R Commander Installation Notes

The Rcmdr package is a standard R package, and it installs and is loaded in the normal manner. There are, however, a few installation issues, particularly on Macintosh systems, and these are described in this document.

A general point is keep is mind is that the Rcmdr package uses a number of other "contributed" packages (in addition to packages, such as tcltk and MASS, that are part of the standard R distribution), and these must be present for it to work properly: abind, aplpack, car, colorspace, effects, Hmisc, leaps, lmtest, multcomp, relimp, rgl, and (on Windows) RODBC and XLConnect. Many of these packages have their own dependencies, which depend on still other packages, etc.

Once it is installed, to load the Rcmdr package, just enter the command library(Rcmdr).

Notes for specific platforms follow:

Windows

The easiest way to install the Rcmdr package if you have an active Internet connection, is via the Rgui Packages -> Install packages menu or via the command

install.packages("Rcmdr")

When you first load the Rcmdr package with the command library(Rcmdr), it will offer to download and install missing dependencies; allow it to do so. If you installed R in Program Files under Windows Vista or Windows 7, you should run R with adminstrator privileges to install packages: Right click the R icon and select "Run as administrator." I suggest that you install R into a different directory, such as C:\R\, to avoid this issue.

On Windows, the Rcmdr package works best with the single-document Rgui interface (SDI). Under the default multiple-document interface (MDI), Tk dialog boxes may not stay on top of the main R window. This is a general issue with applications, such as the R Commander, that are based on the tcltk package.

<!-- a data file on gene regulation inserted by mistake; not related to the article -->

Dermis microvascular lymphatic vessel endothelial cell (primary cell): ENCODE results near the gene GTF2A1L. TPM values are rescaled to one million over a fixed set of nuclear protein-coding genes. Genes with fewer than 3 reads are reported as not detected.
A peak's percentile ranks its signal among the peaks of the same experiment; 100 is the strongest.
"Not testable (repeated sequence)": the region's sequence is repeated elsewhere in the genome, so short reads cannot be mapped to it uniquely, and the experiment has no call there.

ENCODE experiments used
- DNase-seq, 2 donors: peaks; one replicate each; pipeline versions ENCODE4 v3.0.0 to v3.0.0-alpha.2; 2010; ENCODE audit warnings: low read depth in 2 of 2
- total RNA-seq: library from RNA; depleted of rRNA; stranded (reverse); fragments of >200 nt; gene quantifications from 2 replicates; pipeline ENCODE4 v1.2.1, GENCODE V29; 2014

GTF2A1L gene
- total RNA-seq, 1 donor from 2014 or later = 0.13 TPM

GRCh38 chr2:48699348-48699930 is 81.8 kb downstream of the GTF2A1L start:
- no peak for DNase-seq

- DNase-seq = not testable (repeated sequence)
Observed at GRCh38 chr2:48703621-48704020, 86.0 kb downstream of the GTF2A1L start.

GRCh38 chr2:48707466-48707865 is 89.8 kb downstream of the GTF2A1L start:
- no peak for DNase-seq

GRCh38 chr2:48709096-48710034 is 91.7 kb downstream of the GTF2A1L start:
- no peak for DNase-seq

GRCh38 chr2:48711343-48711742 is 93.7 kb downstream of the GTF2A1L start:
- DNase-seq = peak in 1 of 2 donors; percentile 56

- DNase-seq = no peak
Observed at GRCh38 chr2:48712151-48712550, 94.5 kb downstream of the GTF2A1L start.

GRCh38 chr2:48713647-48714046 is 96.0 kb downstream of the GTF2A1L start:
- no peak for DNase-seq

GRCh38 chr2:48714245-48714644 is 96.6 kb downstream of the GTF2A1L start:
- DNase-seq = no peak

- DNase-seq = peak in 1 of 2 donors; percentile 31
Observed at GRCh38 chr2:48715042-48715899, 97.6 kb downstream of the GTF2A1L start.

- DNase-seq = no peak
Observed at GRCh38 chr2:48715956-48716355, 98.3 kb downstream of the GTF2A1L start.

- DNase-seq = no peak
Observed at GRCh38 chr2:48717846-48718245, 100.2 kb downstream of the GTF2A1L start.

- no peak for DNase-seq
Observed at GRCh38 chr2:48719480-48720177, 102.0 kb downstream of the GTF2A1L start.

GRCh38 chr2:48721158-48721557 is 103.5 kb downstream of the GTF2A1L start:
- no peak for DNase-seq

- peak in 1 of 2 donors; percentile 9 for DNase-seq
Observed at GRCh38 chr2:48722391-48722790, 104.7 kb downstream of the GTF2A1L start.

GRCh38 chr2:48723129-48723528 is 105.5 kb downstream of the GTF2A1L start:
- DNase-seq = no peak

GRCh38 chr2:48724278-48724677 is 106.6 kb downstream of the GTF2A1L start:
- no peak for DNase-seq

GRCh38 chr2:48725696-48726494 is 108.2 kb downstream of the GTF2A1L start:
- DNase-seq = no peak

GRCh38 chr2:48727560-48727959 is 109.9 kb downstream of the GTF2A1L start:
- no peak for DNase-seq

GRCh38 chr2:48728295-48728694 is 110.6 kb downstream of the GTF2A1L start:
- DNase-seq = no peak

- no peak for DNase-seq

To enable the SDI, make a copy of the R desktop icon (right-click on the icon, drag it to a different location on the desktop, select Copy Here from the context menu). Right-click the new icon and select Properties. Add --sdi (preceded by a space) to the Target field on the Shortcut tab of the Properties dialog box. The field should read something like "C:\Program Files\R\R-2.15.1\bin\Rgui.exe" --sdi. If you wish, change the name of the icon on the General tab (e.g., to R 2.15.1 SDI). Click OK. Alternatively, you can install R to use the SDI, or you can edit the Rconsole file in R's etc subdirectory.

If you wish to load the R Commander automatically when R starts up, you can add the following to the Rprofile.site file in R's etc directory:

local({
old <- getOption("defaultPackages")
options(defaultPackages = c(old, "Rcmdr"))
})

Linux/Unix

Linux/Unix systems typically have all of the software required for building packages already installed. The easiest way to install the Rcmdr package if you have an active Internet connection is to run R as root and issue the command install.packages("Rcmdr") at the R prompt. 

On Ubutu systems, in particular, the following procedure should work (slightly modified from a suggestion by Ista Zahn):

  1.  Add the R repository to Ubuntu (see http://cran.r-project.org/bin/linux/ubuntu/).